Not the best way to start this series.
The Royals are without Amos Otis (hamstring), Willie Wilson (hamstring), Willie Aikens (hand), UL Washington (back) and Lee May (groin). Other than George Brett, that’s pretty much the Royals’ lineup.
So the Brewers knew they were playing a team that was short handed offensively. Quite the advantage. All they’d need to do is, I don’t know, score three or four runs. Right?
Right. Problem is, they only scored two. Brewers only had seven hits in nine innings, but they didn’t have many opportunities to score. The only true blown shot was in the first when Paul Molitor reached third in the first with one down. Ben Oglivie (strikeout) and Ted Simmons (pop-up) failed to bring him home. The only had a runner in scoring position one other time during the game.
It was nice to see Larry Hisle back in action. Really nice, actually. His two run homer in the seventh accounted for the Brewers’ only runs. The Milwaukee faithful, knowing how much Larry’s been through, gave Hisle a curtain call to show their appreciation. Even though the Brewers still trailed 3-2.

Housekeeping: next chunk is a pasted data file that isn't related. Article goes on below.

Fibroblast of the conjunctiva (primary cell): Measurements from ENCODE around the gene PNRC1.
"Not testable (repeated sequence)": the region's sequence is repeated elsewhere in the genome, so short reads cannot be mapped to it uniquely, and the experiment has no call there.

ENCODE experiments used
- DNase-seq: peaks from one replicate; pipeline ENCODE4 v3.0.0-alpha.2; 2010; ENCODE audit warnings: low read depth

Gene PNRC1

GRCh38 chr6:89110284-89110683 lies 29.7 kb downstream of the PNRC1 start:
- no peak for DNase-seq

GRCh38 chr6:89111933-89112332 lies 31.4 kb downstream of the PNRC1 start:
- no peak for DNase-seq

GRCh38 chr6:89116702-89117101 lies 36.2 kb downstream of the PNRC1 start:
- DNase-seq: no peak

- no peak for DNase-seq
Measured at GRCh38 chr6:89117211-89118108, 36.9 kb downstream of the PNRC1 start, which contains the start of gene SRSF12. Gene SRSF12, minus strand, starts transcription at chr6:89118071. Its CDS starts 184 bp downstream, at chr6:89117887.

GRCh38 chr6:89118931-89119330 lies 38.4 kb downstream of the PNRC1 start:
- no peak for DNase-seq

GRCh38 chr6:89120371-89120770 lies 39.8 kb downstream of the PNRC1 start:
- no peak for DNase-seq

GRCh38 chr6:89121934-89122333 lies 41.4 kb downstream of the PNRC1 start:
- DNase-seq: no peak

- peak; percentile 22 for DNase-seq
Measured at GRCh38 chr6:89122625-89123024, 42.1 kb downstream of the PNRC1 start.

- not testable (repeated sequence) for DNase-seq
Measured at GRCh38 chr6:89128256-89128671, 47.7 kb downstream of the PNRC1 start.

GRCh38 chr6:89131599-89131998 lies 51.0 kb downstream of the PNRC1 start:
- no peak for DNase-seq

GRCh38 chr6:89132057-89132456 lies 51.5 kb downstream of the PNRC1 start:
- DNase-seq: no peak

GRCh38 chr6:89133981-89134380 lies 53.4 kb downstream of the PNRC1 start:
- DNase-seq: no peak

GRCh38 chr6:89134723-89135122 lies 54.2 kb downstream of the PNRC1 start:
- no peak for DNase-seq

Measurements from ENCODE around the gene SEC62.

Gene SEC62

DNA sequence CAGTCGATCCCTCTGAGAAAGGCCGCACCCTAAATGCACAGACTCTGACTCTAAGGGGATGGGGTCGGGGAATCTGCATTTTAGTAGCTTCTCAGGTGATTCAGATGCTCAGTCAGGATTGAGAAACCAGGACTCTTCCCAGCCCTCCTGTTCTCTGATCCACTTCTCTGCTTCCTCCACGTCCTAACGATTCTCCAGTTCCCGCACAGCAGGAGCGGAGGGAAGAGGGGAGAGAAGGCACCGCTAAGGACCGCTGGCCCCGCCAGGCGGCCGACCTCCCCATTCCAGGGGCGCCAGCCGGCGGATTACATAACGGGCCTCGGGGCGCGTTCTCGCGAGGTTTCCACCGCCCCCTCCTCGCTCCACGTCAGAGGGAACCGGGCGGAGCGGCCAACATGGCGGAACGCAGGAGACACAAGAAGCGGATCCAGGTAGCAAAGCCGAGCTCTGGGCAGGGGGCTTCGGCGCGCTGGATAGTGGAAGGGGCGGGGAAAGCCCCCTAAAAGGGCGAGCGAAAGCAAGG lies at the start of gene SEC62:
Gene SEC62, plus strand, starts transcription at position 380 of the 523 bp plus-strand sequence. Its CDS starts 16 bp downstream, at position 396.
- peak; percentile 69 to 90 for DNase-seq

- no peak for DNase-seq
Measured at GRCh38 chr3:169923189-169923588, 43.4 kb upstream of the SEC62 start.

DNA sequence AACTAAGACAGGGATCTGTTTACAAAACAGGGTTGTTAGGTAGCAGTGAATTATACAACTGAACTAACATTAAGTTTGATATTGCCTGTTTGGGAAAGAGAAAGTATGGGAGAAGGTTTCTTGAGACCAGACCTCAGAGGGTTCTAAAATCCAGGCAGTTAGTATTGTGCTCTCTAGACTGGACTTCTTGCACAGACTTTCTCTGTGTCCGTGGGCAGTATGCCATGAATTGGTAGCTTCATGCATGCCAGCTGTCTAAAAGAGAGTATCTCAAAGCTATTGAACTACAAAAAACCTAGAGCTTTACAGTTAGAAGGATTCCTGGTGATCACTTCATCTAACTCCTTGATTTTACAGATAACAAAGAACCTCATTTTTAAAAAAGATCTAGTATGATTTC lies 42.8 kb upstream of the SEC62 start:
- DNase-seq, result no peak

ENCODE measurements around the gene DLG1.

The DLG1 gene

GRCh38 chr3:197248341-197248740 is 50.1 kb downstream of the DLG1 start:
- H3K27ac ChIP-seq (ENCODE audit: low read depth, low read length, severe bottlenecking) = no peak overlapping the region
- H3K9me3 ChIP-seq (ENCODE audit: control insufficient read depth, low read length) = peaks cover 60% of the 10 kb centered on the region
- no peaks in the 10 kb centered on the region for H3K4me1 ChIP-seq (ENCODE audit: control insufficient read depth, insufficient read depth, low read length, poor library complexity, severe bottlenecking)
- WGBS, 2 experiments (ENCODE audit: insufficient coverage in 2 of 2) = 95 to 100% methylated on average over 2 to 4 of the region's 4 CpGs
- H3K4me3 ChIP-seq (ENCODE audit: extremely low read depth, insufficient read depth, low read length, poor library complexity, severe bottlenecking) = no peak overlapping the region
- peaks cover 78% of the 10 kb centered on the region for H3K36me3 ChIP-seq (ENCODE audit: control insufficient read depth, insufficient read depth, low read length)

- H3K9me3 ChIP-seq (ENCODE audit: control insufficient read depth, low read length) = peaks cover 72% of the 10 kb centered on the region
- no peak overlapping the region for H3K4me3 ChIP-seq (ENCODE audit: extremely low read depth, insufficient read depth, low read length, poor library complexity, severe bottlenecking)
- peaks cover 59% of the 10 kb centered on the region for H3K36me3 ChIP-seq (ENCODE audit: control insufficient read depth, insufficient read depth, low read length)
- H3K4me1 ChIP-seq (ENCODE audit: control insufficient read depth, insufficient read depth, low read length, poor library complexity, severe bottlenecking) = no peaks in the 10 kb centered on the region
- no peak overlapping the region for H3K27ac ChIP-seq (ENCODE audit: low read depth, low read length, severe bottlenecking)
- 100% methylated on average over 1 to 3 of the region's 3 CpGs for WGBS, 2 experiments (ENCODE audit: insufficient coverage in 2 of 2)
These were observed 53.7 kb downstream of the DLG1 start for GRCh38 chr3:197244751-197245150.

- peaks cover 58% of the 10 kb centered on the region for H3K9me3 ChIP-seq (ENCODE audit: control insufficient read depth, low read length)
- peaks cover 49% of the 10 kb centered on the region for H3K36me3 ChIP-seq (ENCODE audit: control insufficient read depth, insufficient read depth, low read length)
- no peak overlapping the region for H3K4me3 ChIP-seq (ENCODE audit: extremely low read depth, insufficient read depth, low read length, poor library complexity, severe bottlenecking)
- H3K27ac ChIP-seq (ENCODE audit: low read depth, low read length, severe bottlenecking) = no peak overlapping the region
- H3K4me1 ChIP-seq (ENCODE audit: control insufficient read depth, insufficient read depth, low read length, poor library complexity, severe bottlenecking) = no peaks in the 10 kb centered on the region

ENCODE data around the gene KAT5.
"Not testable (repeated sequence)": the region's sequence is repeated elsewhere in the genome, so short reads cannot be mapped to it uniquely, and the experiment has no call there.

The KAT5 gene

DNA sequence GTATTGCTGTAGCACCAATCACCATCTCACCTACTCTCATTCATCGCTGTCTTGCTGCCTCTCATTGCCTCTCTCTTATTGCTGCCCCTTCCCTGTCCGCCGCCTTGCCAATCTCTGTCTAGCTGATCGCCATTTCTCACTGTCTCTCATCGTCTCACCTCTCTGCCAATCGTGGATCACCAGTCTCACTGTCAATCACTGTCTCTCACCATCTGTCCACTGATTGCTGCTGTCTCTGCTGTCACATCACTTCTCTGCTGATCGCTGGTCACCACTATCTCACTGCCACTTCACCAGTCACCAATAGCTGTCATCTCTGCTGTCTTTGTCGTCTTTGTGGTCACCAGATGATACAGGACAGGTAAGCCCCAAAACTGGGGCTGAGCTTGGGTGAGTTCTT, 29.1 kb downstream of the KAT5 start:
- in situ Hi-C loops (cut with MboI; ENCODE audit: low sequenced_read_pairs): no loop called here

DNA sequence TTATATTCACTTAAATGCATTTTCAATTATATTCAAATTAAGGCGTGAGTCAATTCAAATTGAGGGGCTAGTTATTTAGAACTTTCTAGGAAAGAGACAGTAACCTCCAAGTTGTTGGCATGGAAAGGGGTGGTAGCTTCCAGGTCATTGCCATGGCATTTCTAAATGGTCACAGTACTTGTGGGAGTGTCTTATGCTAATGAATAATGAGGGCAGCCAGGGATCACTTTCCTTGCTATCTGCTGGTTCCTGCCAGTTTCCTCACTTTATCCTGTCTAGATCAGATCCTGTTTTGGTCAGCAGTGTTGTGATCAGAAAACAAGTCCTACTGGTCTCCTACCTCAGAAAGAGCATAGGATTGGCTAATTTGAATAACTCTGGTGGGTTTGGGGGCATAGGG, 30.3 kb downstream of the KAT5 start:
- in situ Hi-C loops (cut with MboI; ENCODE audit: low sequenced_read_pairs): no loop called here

The play of the game may have been a defensive hesitation by Jim Gantner in the 6th. Greg Pryor led off the inning with a homer to give the Royals a 1-0 lead. With John Wathan on first with a one-out single, George Brett hit a shot to Gantner’s left. Jim made a diving stab to stop the ball, a fine play. But instead of immediately throwing to first to get the hustling Brett, he first checked Wathan at second in an attempt to catch him rounding the bag. Wathan didn’t round, and Gantner’s throw to first would be too late. Hal McRae then hit double to right-center to score both runners to make it 3-0.
“Jimmy made a hell of a play just to get the ball,” manager Buck Rodgers said in support, “and the way it looked to me was that he was checking if Wathan was on his way to third. He peeked and it ended up costing him.”
The most disappointing development is the lineup’s continued abuse of starting pitcher Mike Caldwell. Once again, Caldwell pitched well enough to win. Once again, he got no run support.
Now 1-2, Caldwell has been to this rodeo before. In his first appearance of the season, Caldwell allowed only two runs to Toronto, but didn’t factor in the decision. Last week against the White Sox he allowed only a single run but again didn’t get a decision.
It’s one game. Let’s even up the series tomorrow.
Game Notes: Dan Quisenberry earned his league-leading eighth save, allowing one hit over 2 2/3 innings … Bill Andereson, Milwaukee County Stadium manager, said it’s “simply a matter of time before profssional sports here is a thing of the past without a dome. I’m not setting a time limit on that, but I firmly believe in it.”